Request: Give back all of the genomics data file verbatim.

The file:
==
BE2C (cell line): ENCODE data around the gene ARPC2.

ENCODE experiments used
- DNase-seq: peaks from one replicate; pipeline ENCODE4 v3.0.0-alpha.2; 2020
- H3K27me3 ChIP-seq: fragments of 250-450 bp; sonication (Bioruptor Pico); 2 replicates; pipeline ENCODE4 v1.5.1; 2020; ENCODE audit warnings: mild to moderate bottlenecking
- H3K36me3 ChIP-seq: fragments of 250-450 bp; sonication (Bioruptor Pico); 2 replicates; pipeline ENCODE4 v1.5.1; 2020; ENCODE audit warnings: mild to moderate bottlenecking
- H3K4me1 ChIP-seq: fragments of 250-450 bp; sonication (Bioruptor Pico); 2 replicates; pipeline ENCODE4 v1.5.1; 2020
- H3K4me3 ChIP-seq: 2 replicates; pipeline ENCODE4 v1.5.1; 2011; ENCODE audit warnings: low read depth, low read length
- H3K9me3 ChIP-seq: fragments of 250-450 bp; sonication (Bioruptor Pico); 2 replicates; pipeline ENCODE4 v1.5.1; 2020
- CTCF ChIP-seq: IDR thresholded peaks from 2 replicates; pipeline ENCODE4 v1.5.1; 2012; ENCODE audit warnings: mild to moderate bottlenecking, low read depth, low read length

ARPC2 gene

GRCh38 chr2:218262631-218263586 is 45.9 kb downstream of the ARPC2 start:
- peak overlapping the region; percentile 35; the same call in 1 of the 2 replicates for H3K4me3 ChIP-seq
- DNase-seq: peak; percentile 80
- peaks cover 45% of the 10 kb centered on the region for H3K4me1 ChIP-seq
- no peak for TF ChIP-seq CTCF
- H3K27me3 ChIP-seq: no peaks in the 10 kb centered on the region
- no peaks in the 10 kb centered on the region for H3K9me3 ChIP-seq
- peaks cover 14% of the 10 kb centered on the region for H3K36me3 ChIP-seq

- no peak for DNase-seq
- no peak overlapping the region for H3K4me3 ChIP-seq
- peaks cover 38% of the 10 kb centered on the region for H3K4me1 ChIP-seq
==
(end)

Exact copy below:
BE2C (cell line): ENCODE data around the gene ARPC2.

ENCODE experiments used
- DNase-seq: peaks from one replicate; pipeline ENCODE4 v3.0.0-alpha.2; 2020
- H3K27me3 ChIP-seq: fragments of 250-450 bp; sonication (Bioruptor Pico); 2 replicates; pipeline ENCODE4 v1.5.1; 2020; ENCODE audit warnings: mild to moderate bottlenecking
- H3K36me3 ChIP-seq: fragments of 250-450 bp; sonication (Bioruptor Pico); 2 replicates; pipeline ENCODE4 v1.5.1; 2020; ENCODE audit warnings: mild to moderate bottlenecking
- H3K4me1 ChIP-seq: fragments of 250-450 bp; sonication (Bioruptor Pico); 2 replicates; pipeline ENCODE4 v1.5.1; 2020
- H3K4me3 ChIP-seq: 2 replicates; pipeline ENCODE4 v1.5.1; 2011; ENCODE audit warnings: low read depth, low read length
- H3K9me3 ChIP-seq: fragments of 250-450 bp; sonication (Bioruptor Pico); 2 replicates; pipeline ENCODE4 v1.5.1; 2020
- CTCF ChIP-seq: IDR thresholded peaks from 2 replicates; pipeline ENCODE4 v1.5.1; 2012; ENCODE audit warnings: mild to moderate bottlenecking, low read depth, low read length

ARPC2 gene

GRCh38 chr2:218262631-218263586 is 45.9 kb downstream of the ARPC2 start:
- peak overlapping the region; percentile 35; the same call in 1 of the 2 replicates for H3K4me3 ChIP-seq
- DNase-seq: peak; percentile 80
- peaks cover 45% of the 10 kb centered on the region for H3K4me1 ChIP-seq
- no peak for TF ChIP-seq CTCF
- H3K27me3 ChIP-seq: no peaks in the 10 kb centered on the region
- no peaks in the 10 kb centered on the region for H3K9me3 ChIP-seq
- peaks cover 14% of the 10 kb centered on the region for H3K36me3 ChIP-seq

- no peak for DNase-seq
- no peak overlapping the region for H3K4me3 ChIP-seq
- peaks cover 38% of the 10 kb centered on the region for H3K4me1 ChIP-seq